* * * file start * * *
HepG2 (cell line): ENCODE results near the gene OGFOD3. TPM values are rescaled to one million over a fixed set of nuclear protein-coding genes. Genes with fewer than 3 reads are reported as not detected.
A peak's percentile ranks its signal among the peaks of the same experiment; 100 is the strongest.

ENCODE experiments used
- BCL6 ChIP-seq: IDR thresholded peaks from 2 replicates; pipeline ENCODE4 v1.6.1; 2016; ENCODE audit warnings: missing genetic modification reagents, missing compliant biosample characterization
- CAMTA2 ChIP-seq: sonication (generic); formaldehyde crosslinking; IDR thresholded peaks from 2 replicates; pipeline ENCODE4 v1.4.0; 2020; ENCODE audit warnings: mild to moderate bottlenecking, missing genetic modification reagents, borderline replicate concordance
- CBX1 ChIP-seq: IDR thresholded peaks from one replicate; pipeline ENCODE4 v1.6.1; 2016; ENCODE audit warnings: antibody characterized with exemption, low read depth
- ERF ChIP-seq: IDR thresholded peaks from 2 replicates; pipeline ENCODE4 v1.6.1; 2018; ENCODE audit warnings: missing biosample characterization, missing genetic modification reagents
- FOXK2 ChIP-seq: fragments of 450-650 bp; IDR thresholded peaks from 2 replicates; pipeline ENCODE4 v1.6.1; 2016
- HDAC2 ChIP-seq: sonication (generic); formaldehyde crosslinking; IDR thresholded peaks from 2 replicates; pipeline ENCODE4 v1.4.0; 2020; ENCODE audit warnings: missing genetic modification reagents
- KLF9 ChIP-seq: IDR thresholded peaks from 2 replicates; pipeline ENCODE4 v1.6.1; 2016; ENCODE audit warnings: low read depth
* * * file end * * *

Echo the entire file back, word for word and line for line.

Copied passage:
HepG2 (cell line): ENCODE results near the gene OGFOD3. TPM values are rescaled to one million over a fixed set of nuclear protein-coding genes. Genes with fewer than 3 reads are reported as not detected.
A peak's percentile ranks its signal among the peaks of the same experiment; 100 is the strongest.

ENCODE experiments used
- BCL6 ChIP-seq: IDR thresholded peaks from 2 replicates; pipeline ENCODE4 v1.6.1; 2016; ENCODE audit warnings: missing genetic modification reagents, missing compliant biosample characterization
- CAMTA2 ChIP-seq: sonication (generic); formaldehyde crosslinking; IDR thresholded peaks from 2 replicates; pipeline ENCODE4 v1.4.0; 2020; ENCODE audit warnings: mild to moderate bottlenecking, missing genetic modification reagents, borderline replicate concordance
- CBX1 ChIP-seq: IDR thresholded peaks from one replicate; pipeline ENCODE4 v1.6.1; 2016; ENCODE audit warnings: antibody characterized with exemption, low read depth
- ERF ChIP-seq: IDR thresholded peaks from 2 replicates; pipeline ENCODE4 v1.6.1; 2018; ENCODE audit warnings: missing biosample characterization, missing genetic modification reagents
- FOXK2 ChIP-seq: fragments of 450-650 bp; IDR thresholded peaks from 2 replicates; pipeline ENCODE4 v1.6.1; 2016
- HDAC2 ChIP-seq: sonication (generic); formaldehyde crosslinking; IDR thresholded peaks from 2 replicates; pipeline ENCODE4 v1.4.0; 2020; ENCODE audit warnings: missing genetic modification reagents
- KLF9 ChIP-seq: IDR thresholded peaks from 2 replicates; pipeline ENCODE4 v1.6.1; 2016; ENCODE audit warnings: low read depth